Most importantly, Infill planning to date has been rushed, insensitive to the full range of community needs, and far too narrow in scope. Plans fall short of prevailing standards for assessing and addressing a range of community benefits and needs that might be included as part of a more fully-realized redevelopment plan. For one, NYCHA has preferred to plan within prevailing zoning constraints, again in order to accelerate the Infill process. Nearly all the targeted developments are zoned exclusively residential, which precludes retail and commercial development that might benefit the community. Only one Infill plan includes commercial space, at Meltzer Towers. Yet many NYCHA communities, because of their original design and zoning, may feel the need for better, more accessible, on-site retail and commercial facilities.
There has also been community concern about Infill residential construction plans, particularly the low proportion (20%) of affordable units against market-rent units (80%), which remains unaddressed. Questions are being raised about “the massing” of the new structures in relation to the existing community. Additionally, with an aging NYCHA population, building housing to accommodate seniors is a priority concern registered at many developments: It would help reduce the number of currently “underoccupied” public housing units, making them available to larger households, while it allowed older residents to remain in the community.
In the rush to move Infill redevelopment forward, the Authority is not only pressing on with a controversial plan for the target communities. More importantly, it has overlooked what is needed to create the more balanced, robust, mixed-use community that NYCHA residents may want to see evolve over the foreseeable future.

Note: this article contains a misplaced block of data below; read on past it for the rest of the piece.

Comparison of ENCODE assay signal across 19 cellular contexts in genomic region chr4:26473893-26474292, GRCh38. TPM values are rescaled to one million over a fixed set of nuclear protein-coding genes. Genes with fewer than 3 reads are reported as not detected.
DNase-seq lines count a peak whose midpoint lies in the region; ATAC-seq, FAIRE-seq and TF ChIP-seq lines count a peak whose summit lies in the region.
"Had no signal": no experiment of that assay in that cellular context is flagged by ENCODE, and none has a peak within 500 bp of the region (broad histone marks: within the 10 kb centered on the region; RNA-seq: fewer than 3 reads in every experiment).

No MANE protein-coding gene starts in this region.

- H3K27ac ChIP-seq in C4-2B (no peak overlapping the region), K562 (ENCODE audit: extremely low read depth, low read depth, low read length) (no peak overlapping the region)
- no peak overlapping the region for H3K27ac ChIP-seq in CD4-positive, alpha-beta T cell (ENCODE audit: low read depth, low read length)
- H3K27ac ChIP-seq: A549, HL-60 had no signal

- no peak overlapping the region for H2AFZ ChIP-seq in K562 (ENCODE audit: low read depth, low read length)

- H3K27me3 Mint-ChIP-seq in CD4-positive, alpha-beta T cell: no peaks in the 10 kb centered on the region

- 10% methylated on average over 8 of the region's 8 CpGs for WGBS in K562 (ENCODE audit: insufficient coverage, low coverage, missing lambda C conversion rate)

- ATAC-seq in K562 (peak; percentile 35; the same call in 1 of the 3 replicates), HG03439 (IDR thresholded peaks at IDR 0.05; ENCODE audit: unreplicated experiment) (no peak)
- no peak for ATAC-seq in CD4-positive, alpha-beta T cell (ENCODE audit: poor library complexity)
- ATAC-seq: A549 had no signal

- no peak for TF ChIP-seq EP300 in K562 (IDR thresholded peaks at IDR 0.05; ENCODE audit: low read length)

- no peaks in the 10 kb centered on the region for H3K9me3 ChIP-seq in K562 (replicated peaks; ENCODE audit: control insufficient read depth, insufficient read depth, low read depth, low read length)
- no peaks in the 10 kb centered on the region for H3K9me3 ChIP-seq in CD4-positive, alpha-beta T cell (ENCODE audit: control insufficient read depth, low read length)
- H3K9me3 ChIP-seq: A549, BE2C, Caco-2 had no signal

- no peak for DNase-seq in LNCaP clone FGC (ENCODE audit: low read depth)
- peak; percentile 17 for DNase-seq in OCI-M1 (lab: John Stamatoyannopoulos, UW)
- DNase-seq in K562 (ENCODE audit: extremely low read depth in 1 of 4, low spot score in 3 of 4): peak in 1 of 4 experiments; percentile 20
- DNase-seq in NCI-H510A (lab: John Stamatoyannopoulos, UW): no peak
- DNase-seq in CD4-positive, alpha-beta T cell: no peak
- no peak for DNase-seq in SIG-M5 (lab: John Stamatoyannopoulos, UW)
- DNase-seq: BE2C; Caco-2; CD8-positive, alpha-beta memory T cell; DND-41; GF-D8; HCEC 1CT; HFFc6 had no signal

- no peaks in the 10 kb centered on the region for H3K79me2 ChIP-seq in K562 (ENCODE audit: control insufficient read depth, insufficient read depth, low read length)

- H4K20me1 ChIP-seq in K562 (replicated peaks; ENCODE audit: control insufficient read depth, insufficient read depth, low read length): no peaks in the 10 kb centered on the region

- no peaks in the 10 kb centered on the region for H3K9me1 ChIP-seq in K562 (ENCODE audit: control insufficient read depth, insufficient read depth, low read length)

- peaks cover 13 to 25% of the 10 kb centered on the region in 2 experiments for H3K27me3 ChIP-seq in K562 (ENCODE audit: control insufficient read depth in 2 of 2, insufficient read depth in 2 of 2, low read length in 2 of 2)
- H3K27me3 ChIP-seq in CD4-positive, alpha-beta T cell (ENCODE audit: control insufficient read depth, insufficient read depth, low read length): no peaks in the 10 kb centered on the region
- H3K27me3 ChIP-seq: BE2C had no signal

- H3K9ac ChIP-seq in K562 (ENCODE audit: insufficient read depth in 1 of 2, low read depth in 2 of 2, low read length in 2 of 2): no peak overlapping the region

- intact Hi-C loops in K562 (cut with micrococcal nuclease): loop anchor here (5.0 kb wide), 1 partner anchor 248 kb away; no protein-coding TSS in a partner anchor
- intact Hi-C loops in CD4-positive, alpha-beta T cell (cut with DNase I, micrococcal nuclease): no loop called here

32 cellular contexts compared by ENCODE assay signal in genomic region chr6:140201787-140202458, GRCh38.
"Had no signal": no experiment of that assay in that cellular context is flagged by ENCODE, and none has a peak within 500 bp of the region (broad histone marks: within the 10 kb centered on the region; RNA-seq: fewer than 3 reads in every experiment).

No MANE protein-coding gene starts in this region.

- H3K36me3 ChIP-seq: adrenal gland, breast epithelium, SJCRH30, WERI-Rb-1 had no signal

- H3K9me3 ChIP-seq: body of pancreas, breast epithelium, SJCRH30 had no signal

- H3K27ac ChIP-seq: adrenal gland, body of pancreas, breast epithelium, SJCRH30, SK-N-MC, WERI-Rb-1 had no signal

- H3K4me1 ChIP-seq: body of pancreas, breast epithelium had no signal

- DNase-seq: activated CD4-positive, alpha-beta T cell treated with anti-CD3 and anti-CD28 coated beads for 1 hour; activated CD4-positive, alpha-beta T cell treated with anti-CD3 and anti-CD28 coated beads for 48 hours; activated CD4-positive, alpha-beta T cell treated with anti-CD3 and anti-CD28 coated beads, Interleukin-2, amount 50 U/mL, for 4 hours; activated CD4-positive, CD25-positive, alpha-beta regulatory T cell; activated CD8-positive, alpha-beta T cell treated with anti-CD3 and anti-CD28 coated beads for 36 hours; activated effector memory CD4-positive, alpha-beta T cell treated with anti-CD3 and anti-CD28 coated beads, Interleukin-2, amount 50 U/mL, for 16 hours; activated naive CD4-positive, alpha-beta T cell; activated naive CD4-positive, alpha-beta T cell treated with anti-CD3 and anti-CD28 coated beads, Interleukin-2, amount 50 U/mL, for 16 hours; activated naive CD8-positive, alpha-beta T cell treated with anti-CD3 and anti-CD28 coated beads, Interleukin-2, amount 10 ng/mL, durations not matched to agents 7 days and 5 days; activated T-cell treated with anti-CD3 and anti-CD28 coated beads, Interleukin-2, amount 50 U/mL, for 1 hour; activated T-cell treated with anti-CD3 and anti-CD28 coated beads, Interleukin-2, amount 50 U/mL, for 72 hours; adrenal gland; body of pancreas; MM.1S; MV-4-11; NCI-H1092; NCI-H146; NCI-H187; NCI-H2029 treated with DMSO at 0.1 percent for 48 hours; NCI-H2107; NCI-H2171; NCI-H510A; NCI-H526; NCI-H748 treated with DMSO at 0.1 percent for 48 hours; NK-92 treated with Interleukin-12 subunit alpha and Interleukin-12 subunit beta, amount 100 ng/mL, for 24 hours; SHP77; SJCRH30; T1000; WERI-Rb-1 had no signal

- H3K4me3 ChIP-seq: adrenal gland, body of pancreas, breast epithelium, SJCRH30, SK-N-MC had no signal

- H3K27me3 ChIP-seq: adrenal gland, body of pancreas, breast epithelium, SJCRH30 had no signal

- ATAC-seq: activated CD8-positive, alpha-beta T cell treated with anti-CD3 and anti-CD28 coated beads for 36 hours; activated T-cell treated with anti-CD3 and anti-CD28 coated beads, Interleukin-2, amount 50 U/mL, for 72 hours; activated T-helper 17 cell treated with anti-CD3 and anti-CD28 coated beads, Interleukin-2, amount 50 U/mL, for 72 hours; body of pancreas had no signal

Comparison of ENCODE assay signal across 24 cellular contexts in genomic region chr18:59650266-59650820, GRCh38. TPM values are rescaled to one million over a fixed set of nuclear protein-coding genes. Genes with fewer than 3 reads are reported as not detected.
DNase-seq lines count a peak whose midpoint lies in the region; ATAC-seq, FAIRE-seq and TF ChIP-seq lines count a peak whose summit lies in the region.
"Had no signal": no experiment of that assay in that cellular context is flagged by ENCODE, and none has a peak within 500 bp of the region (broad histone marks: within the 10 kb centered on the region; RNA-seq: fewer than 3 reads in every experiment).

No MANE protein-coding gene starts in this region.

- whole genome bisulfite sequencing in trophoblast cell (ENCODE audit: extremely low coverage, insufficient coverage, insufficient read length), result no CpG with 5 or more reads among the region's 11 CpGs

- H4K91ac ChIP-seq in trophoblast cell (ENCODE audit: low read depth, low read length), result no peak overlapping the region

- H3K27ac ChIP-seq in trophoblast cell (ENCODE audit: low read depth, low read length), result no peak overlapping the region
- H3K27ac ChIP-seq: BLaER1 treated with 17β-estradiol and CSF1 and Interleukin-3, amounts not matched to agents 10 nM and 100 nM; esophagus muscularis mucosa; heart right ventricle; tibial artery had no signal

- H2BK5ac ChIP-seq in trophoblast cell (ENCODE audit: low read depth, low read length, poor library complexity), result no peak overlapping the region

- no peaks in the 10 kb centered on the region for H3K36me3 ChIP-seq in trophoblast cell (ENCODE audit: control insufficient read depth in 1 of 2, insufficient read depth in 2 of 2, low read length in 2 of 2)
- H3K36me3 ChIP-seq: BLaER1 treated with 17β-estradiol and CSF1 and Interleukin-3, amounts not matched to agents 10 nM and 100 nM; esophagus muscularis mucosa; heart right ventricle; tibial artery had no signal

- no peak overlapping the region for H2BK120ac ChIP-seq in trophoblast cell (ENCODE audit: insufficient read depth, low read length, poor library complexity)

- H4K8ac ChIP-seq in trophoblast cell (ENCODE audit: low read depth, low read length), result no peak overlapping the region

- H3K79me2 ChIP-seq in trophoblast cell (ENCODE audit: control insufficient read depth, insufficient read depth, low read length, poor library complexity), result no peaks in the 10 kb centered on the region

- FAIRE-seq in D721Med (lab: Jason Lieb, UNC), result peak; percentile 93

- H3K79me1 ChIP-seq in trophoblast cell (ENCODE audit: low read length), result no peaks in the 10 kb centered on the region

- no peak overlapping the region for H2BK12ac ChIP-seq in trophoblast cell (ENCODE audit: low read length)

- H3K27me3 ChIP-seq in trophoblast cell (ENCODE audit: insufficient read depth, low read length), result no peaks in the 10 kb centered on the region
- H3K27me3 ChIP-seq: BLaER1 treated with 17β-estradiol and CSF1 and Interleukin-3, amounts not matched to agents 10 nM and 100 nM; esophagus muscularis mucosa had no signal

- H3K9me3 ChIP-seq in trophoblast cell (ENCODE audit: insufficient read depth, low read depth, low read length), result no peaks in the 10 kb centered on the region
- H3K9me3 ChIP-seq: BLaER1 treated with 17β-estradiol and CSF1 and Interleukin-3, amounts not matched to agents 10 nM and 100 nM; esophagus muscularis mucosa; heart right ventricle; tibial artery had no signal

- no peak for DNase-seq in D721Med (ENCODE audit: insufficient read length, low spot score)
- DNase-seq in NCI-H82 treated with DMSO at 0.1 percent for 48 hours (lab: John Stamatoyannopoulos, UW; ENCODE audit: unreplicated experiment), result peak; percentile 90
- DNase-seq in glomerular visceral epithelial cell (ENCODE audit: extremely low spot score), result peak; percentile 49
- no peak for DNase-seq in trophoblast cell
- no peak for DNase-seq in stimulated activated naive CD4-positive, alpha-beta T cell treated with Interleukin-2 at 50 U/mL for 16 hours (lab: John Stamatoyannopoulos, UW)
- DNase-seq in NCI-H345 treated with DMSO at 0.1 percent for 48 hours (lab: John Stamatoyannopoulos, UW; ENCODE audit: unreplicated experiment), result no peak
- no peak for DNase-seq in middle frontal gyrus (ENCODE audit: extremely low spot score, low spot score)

As a result, we are recommending bringing the current Infill plan to a halt, and instituting a longer-range, more in-depth, more inclusive assessment of whether and how NYCHA land-leasing and private redevelopment can be a boon to both NYCHA and its communities. ULURP continues to be a vital part of that process and we strongly support the Council resolution.
The Community Service Society of New York (CSS) is an informed, independent, and unwavering voice for positive action to improve conditions and opportunities for over 3 million low-income New Yorkers. CSS draws on a 170-year history of excellence in addressing the root causes of economic disparity through research, advocacy, litigation, and innovative program models that strengthen and benefit all New Yorkers. As part of its housing policy research and advocacy agenda, CSS convenes the NYC Alliance to Preserve Public Housing, a working collaboration of resident leaders, advocates, and concerned elected officials.
The Legal Aid Society (the Society) in New York is the nation’s oldest and largest not-for-profit provider of legal help for vulnerable low-income children and adults. Operating from 25 locations in New York City with a full-time staff of over 1,700, the Society handles more that 300,000 individual cases and legal matters each year. The Society is counsel on numerous class-action cases concerning the rights of public housing residents and Section 8 tenants and is a founding member of the NYC Alliance to Preserve Public Housing. The Society is currently representing the Resident Association President for Douglass and Baruch Houses, two of the developments facing the Infill proposal.